An international group of scientists used infrared observations to track temperature changes on Neptune over the course of 17 years. First, there has been a drop in global temperature, and in recent years, the temperature has increased abruptly at the planet’s south pole, the European Southern Observatory (ESO) reports.
Neptune is the last planet in the solar system at a distance from the sun. Like the earth, witness the seasons. One year on Neptune is 165 Earth years. The seasons are also longer – they last about 40 Earth years.
It’s been summer in Neptune’s southern hemisphere since 2005. Astronomers wanted to know how temperatures changed after the summer solstice, and to do so they analyzed 100 infrared images of the planet acquired over a 17-year period.
The results turned out to be surprising. Although summer has arrived in the Southern Hemisphere, a large part of the planet has gradually cooled down over two decades. Between 2003 and 2018, the average global temperature fell by 8°C.
The publication’s first author, Michael Roman from the University of Leicester in the UK, noted that the change was unexpected for scientists as they were observing Neptune during the early Southern Hemisphere summer, so they expected gradual, cooler temperatures. noticeably instead.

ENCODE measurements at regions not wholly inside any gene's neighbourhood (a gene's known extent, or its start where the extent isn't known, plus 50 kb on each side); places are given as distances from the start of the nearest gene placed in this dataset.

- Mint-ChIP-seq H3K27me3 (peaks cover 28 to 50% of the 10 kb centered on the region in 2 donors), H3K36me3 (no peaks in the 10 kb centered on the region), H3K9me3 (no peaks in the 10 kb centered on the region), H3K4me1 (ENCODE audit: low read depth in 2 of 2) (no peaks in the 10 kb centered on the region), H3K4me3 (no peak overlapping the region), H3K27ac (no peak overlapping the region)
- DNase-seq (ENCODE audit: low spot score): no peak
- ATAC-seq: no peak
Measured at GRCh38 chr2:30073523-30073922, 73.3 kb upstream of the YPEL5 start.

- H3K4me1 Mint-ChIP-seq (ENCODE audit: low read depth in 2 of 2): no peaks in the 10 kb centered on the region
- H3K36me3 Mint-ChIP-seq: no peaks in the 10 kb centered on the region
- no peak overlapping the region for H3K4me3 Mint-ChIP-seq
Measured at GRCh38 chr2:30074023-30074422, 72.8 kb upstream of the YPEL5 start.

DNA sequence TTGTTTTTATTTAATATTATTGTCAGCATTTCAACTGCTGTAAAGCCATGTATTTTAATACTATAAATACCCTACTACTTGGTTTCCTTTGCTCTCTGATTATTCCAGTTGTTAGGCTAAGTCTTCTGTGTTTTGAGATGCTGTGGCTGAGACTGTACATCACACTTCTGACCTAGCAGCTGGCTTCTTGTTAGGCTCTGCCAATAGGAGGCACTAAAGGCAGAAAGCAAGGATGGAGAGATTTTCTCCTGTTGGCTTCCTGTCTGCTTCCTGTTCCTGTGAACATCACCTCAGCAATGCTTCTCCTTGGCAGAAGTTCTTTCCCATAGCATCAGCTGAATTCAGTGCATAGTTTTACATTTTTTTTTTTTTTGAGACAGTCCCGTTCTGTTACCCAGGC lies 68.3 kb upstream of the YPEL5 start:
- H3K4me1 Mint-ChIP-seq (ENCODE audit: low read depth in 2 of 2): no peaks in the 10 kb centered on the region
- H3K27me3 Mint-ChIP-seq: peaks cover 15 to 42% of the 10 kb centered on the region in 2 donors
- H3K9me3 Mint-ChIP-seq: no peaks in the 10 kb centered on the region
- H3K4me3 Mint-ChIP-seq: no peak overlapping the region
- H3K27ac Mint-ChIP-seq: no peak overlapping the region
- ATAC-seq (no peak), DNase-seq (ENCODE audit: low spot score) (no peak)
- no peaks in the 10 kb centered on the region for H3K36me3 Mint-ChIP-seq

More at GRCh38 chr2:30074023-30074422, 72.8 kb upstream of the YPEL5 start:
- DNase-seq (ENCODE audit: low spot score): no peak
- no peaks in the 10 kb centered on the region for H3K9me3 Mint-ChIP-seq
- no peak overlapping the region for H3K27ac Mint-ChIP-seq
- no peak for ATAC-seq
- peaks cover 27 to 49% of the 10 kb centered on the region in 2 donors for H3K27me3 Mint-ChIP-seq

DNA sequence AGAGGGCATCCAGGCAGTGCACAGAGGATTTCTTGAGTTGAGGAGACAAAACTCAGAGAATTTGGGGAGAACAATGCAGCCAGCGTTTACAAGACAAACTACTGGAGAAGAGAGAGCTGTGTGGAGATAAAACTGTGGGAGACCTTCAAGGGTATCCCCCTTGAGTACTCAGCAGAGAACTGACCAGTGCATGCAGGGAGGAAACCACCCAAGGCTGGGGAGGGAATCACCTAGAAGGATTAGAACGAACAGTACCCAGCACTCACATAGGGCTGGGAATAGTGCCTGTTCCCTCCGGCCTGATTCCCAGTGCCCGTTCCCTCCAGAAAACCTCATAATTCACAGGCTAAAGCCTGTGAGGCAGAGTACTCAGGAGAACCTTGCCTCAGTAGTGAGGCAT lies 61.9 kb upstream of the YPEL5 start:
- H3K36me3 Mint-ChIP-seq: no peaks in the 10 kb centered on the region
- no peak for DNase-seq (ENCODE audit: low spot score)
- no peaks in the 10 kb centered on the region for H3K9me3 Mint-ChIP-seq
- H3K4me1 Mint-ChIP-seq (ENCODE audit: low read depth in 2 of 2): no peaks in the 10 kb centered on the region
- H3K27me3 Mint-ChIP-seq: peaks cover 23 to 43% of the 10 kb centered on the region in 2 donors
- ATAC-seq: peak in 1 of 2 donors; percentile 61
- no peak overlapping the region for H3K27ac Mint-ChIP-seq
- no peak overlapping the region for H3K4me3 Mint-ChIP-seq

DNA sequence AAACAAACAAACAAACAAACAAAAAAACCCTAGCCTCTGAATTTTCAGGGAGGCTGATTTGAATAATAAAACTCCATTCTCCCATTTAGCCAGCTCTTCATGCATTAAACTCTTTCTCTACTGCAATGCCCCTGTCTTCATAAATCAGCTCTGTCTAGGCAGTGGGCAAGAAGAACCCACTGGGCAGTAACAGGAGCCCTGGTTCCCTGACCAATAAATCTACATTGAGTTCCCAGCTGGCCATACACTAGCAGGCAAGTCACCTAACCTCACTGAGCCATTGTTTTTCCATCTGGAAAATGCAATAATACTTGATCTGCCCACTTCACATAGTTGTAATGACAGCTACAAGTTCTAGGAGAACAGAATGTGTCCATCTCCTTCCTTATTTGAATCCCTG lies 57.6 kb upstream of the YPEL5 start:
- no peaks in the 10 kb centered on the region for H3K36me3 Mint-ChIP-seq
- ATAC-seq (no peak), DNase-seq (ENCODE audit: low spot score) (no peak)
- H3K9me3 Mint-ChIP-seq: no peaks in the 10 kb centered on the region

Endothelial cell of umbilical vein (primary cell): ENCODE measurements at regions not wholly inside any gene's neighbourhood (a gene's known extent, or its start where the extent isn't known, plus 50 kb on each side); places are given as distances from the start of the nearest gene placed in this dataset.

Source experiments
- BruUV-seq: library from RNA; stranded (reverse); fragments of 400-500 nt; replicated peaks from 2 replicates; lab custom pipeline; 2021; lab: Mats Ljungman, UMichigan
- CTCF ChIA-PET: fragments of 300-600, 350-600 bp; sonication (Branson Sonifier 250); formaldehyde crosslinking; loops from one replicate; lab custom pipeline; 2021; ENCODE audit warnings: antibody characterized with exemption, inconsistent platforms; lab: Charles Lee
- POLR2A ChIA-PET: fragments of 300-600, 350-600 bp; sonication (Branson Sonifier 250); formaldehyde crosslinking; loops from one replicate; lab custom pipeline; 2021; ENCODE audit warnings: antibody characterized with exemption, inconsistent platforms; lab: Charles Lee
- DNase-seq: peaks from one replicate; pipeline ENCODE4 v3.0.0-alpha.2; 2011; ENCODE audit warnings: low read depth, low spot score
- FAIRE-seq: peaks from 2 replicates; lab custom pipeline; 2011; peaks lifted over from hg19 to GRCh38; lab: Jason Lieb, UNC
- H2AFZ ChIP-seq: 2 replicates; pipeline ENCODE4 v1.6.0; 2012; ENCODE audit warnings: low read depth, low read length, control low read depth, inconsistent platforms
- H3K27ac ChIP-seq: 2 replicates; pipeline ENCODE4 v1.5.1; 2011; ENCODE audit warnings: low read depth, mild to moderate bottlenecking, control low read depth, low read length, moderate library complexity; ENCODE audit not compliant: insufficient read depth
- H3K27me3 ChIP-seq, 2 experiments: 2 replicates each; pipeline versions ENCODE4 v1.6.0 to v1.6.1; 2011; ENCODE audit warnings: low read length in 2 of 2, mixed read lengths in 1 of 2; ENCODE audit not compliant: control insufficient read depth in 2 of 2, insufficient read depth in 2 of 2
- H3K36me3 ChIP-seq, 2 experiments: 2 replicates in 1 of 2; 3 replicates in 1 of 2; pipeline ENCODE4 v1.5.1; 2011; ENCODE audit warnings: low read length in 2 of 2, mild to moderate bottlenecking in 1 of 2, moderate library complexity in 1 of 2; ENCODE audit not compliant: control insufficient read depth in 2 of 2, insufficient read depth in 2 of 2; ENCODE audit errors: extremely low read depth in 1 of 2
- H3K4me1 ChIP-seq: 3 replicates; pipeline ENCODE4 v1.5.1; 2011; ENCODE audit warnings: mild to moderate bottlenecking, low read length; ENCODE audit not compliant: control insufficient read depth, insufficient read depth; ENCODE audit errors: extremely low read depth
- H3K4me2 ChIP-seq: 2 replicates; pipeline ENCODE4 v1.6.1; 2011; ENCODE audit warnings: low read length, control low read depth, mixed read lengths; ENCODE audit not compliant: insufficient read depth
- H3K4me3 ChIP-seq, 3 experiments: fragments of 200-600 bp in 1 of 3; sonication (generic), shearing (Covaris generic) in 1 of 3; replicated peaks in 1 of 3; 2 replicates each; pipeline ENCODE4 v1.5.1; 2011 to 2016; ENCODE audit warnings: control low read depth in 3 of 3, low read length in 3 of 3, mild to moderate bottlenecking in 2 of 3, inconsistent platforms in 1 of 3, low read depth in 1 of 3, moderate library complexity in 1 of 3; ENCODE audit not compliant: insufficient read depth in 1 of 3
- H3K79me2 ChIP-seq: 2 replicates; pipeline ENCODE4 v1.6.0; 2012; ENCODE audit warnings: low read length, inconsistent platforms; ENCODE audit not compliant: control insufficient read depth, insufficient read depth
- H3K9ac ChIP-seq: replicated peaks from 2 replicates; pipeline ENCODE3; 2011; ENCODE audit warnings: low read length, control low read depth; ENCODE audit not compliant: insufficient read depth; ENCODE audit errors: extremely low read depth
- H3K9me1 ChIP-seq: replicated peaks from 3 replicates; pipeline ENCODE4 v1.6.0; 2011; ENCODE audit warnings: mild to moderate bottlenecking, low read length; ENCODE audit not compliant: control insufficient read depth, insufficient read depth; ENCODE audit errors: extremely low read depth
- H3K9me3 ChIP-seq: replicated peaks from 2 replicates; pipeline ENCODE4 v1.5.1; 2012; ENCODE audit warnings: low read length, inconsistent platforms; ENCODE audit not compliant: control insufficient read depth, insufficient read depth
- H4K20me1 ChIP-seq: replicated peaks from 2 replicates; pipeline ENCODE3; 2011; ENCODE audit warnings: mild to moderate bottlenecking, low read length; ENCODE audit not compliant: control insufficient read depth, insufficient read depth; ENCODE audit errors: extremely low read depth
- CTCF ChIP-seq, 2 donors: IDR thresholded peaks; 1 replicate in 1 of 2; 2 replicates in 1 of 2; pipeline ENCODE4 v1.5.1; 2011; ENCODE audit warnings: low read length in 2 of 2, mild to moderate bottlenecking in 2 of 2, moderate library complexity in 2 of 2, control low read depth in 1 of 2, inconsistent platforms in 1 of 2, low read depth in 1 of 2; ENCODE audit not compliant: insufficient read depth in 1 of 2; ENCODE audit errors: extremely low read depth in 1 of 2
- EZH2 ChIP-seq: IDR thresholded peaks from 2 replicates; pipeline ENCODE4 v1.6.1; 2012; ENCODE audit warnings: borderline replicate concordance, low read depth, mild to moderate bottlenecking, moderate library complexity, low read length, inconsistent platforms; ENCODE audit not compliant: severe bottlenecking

However, this is not the end of the surprises. During the last years of observations, the temperature of the southern hemisphere has improved significantly, by as much as 11 °C (from 2018 to 2020). The warm polar vortex of Neptune was known before, but such a sharp warming was never observed in the polar region of the planet.
“Our data covers less than half of the season on Neptune, so no one expected to see big, rapid changes,” explains Glenn Orton of the Jet Propulsion Laboratory (JPL) in the US, who was involved in the study.
The telescope’s cameras recorded mid-infrared radiation emitted from Neptune’s atmosphere, known as the stratosphere. Scientists collected all available data from ground-based telescopes from 2003 to 2020. These were the European Southern Observatory’s VLT telescope, the Gemini South telescope (both in Chile), and the Subaru, Keck and Gemini North telescopes (all in Hawaii). In addition, data from the Spitzer Space Telescope was used.
Fluctuations in temperature can be caused by changes in Neptune’s stratospheric chemistry, random weather events, or the solar cycle, but the exact cause is unknown. Scientists hope that the recently launched James Webb Space Telescope (owned by NASA, the European Space Agency, and the Canadian Space Agency), the Very Large Ground Telescope (currently being built by ESO) and other new telescopes will provide better observations and help unravel the mystery of changes temperature on Neptune.
The results of the research were published in the scientific journal “The Planetary Science Journal”. (PAP)
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